Actress Jaid Barrymore is most famous as the mother of award winning actress Drew Barrymore, although they have had an on and off again relationship for a number of years. Drew ran away from home at an early age and was emancipated in California at age 16. The two did not speak for many years. They have since reconciled. Jaid was married to Drew's father, actor John Drew Barrymore, from 1971 to 1984. Jaid wrote a book titled “Secrets of World-Class Lovers” (1995), which she dedicated to her daughter.
Jaid has appeared in Drew's films “Irreconcilable Differences” (1984), “Guncrazy” (1992) and “Doppelganger” (1993) and acted in other films like “Night Shift” (1982), “Me, Myself, and I” (1992), “Enchanted” (1998), “He Outta Be Committed” (2000), “Everything's Jake” (2000), “The Wedding” (2001), “The Lucky Ones” (2003) and “Redirecting Eddie” (2008). She has also performed off-Broadway.
Ildiko Jaid Mako
Childhood and Family:
Jaid Barrymore was born Ildiko Jaid Mako on May 8, 1946, in a camp for displaced persons in Brannenburg, West Germany. Her parents were World War II refugees of Hungarian origin. Her mother was a concert pianist and her father was an artist. Jaid later grew up in Pennsylvania.
In 1971, Jaid married actor John Drew Barrymore (June 4, 1932 - November 29, 2004). Their marriage, however, was turbulent and she left him before the birth of their daughter, actress Drew Barrymore (born February 22, 1975). The couple eventually divorced in 1984.
As Ildiko Jaid, Jaid Barrymore made her film debut in “Night Shift” (1982), where she played the small role of Joyce. A comedy directed by Ron Howard that starred Henry Winkler, Michael Keaton and Shelley Long, the film grossed $23.6 million in the United States and received generally favorable reviews from critics. She resurfaced two years later in the Charles Shyer directed comedy “Irreconcilable Differences,” which starred Ryan O'Neal, Shelley Long and a young Drew Barrymore. Although it was only a minor success at the box office, the film brought her daughter Drew a Golden Globe nomination in the category of Best Supporting Actress.
Jaid did not appear in another film until 1992's “Me, Myself, and I,” a comedy starring JoBeth Williams, George Segal and Don Calfa that was directed by Pablo Ferro. She was also reunited with her daughter in “Guncrazy” (1992), which starred Drew as Anita Minteer. A loose remake of the 1950 film of the same name, “Guncrazy” was directed by Tamra Davis and written by Matthew Bright.
From 1992 to 1993, Jaid contributed voices to “Eek! the Cat” and again worked with her daughter in the Avi Nesher film “Doppelganger” (1993), in which she played the role of Mrs. Gooding. The senior Barrymore went on to team up with Maxwell Caulfield, Stephanie Knights, Jennifer Nicholson, Tippi Hedren and Samantha Eggar in the thriller “Inevitable Grace,” by director/writer Alex Monty Canawati. She then appeared in the September 1995 issue of “Playboy,” eight months after her daughter was featured in the magazine.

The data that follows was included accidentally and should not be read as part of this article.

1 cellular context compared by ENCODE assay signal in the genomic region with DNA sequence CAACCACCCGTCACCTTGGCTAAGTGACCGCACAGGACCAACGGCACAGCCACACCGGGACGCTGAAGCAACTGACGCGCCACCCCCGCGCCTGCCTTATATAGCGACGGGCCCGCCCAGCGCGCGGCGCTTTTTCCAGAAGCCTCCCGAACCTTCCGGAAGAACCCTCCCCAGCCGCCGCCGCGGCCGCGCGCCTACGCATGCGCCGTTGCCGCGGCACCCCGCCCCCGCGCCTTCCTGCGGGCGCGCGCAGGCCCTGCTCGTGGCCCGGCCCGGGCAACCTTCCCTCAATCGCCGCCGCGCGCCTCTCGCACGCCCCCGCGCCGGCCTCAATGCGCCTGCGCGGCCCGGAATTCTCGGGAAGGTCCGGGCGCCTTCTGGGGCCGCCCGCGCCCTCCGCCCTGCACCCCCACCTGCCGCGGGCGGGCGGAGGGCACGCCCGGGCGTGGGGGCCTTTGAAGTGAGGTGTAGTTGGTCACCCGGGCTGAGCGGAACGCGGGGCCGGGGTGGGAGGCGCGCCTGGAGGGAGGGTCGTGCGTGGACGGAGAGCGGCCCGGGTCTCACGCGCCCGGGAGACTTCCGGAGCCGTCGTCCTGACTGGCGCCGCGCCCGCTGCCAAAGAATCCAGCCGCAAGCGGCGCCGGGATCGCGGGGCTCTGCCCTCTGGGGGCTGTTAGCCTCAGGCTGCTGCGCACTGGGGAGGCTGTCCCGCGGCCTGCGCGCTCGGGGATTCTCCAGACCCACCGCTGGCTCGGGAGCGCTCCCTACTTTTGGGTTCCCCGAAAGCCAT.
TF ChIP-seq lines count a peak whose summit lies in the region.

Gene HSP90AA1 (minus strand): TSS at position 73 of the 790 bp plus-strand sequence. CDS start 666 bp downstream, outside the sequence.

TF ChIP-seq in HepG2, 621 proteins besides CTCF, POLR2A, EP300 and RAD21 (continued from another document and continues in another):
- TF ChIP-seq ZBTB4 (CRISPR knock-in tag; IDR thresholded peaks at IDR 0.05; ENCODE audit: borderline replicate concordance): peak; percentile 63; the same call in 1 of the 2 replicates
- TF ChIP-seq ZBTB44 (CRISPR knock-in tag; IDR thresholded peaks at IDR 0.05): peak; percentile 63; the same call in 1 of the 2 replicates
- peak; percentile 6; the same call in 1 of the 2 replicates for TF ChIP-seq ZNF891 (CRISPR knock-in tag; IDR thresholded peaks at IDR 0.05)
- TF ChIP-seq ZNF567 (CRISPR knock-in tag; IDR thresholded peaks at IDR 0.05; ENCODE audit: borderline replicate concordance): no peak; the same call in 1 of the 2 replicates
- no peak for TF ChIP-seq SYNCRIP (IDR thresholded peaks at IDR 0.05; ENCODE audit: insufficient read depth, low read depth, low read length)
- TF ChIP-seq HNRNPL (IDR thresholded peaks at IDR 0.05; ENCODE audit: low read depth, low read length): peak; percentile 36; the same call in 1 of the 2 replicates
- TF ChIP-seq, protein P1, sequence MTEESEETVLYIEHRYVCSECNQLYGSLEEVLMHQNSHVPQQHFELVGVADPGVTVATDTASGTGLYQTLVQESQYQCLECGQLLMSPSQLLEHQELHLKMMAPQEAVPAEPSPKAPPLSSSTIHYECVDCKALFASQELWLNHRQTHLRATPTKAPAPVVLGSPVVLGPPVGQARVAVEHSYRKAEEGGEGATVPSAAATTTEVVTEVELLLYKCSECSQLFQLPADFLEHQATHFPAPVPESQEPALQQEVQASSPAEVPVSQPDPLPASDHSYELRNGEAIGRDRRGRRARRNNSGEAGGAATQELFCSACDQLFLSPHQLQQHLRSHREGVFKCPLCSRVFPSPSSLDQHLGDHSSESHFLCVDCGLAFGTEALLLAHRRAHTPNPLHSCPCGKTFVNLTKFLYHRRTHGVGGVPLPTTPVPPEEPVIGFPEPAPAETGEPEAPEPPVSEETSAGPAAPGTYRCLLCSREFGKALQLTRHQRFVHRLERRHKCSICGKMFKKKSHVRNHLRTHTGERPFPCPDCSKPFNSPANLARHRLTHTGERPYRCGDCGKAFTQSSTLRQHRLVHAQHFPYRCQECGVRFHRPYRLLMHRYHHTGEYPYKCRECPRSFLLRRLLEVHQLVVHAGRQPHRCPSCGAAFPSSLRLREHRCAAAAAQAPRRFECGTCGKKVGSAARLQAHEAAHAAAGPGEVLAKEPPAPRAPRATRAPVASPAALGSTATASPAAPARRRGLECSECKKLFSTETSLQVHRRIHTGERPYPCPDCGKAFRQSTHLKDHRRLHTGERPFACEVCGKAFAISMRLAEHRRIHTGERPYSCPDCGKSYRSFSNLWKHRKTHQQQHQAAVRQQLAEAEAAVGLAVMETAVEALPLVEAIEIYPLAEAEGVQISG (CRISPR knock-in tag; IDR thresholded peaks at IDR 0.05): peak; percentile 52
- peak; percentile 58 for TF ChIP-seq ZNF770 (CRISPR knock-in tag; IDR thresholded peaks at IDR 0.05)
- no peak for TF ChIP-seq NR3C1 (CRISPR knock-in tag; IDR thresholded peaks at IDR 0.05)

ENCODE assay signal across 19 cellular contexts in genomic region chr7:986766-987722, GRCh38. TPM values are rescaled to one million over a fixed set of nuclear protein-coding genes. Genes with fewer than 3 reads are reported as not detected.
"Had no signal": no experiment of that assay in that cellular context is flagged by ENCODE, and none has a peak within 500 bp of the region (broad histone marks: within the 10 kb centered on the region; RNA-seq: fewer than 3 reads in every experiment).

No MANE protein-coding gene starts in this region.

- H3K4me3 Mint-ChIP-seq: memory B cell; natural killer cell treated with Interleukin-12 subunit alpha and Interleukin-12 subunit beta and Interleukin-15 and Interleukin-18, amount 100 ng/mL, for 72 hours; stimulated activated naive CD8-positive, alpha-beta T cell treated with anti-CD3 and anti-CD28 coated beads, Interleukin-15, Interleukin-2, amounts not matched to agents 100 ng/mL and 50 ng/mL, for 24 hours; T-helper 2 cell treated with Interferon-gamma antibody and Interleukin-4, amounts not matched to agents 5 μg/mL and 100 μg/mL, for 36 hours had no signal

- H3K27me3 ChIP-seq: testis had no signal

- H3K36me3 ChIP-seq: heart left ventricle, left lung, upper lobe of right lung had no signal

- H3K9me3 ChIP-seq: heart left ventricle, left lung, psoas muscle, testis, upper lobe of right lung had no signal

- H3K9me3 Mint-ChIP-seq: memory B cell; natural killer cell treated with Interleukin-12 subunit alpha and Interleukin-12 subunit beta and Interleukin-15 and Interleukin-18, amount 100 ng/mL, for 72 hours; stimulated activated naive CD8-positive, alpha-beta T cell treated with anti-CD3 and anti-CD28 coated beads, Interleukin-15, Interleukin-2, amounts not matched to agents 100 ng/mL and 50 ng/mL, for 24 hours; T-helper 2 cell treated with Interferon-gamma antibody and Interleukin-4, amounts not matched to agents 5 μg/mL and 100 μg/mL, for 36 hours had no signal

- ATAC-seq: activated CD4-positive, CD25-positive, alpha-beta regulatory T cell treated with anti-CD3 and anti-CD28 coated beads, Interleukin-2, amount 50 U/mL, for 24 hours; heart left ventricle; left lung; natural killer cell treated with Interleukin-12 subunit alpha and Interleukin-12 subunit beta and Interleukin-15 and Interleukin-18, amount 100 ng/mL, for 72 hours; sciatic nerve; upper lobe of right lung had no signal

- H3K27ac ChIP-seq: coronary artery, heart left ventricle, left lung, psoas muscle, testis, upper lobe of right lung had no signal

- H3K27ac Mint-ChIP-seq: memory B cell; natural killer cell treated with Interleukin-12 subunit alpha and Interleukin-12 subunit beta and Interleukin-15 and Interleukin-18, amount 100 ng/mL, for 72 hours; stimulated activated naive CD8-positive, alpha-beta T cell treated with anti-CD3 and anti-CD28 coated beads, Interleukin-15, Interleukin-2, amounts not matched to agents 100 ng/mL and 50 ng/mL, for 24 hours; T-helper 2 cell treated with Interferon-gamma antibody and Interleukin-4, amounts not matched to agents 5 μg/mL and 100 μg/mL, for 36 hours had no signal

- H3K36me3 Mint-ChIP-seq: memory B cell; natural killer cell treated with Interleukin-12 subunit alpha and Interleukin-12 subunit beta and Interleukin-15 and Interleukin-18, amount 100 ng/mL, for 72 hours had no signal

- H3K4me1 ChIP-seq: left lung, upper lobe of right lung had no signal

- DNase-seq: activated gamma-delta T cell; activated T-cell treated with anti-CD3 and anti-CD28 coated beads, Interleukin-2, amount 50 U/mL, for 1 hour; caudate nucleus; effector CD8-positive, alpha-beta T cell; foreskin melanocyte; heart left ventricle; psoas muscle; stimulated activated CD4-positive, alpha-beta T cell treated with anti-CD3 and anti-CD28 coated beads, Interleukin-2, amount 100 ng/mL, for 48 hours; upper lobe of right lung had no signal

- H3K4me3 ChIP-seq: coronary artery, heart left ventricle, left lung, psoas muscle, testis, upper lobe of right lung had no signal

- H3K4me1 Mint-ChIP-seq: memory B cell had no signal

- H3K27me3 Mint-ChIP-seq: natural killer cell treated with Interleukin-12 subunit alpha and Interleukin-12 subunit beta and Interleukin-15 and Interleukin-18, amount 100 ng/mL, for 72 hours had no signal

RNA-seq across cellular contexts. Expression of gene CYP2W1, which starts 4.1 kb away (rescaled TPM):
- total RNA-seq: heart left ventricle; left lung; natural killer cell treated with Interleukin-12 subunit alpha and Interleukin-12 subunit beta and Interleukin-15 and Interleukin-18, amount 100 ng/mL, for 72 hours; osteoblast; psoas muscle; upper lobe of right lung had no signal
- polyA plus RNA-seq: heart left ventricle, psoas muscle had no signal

In 1997, Jaid portrayed Joan in the comedy “Silent Predator,” which was written and directed by Tom Avitabile and starred Carol Shaya, Frank Pellegrino and Neal Jones. It was followed by roles in “Enchanted” (1998), a film starring John Ward, Sydney Penny and David Kaufman, and Whit Stillman's “The Last Days of Disco” (1998), starring Kate Beckinsale, Chris Eigeman, Mackenzie Astin, Tara Subkoff, Robert Sean Leonard, Matt Keeslar and Jennifer Beals. Ms. Barrymore closed out the decade appearing in the award winning drama “The Stand-In” (1999), which was directed by Roberto Monticello and written by Robbie Bryan.
Entering the new millennium, Jaid was cast as Mrs. Parks in “He Outta Be Committed” (2000), made a cameo appearance in Gregory Scarnici's “Glam-Trash” (2000), which won the Festival Award for Best Diverse Filmmaker at the 2000 Brooklyn Film Festival, and appeared as a hooker in “Everything's Jake” (2000), the feature directing and writing debut of Matthew Miele. The latter film, starring Ernie Hudson, won Grand Prize - Full Feature at the 2000 Atlantic City Film Festival, a Burning Vision Award - Special Mention at the 2000 Santa Barbara International Film Festival and the Festival Prize - Best Feature at the 2006 Big Apple Film Festival.
In 2001, Jaid starred in the film “The Wedding,” which was directed and written by Laurent Gorse. It won a Festival Diploma for Best Short Film at the 2001 Molodist International Film Festival. The same year, she portrayed Carla in the short comedy “Directing Eddie,” by Laurence N. Kaldor. Jaid then appeared as a nurse in the Danny Lerner directed comedy “Big Apple” (2002), which won an Audience Award for Best Feature Film at the 2002 New York International Independent Film & Video Festival, and played the role of Adele in the comedy “The Lucky Ones” (2003), for director/writer Loren-Paul Caplin.
Jaid was next featured as a female therapist in “Funny Valentine” (2005), a romantic comedy written and directed by Jeff Oppenheim that starred Anthony Michael Hall, Marlo Marron and Ivan Martin. She then appeared in Paul Borghese's “Searching for Bobby D” (2005), which starred William DeMeo, Robert Daleo and Les Gardonyi. The same year, she also served as co-executive producer of “This Revolution,” a film by Stephen Marshall.
In 2008, Jaid played the role of Carla Bass in the film “Redirecting Eddie,” directed by Laurence N. Kaldor and starring Nathaniel Eaton, Jonathan Moore and Fred Berman. On stage, she has acted in the off-Broadway productions “Grandma Silvia's Funeral” (played Natalie Chasen), “Dressing Room” (portrayed Jewell) and “Playing For Time.”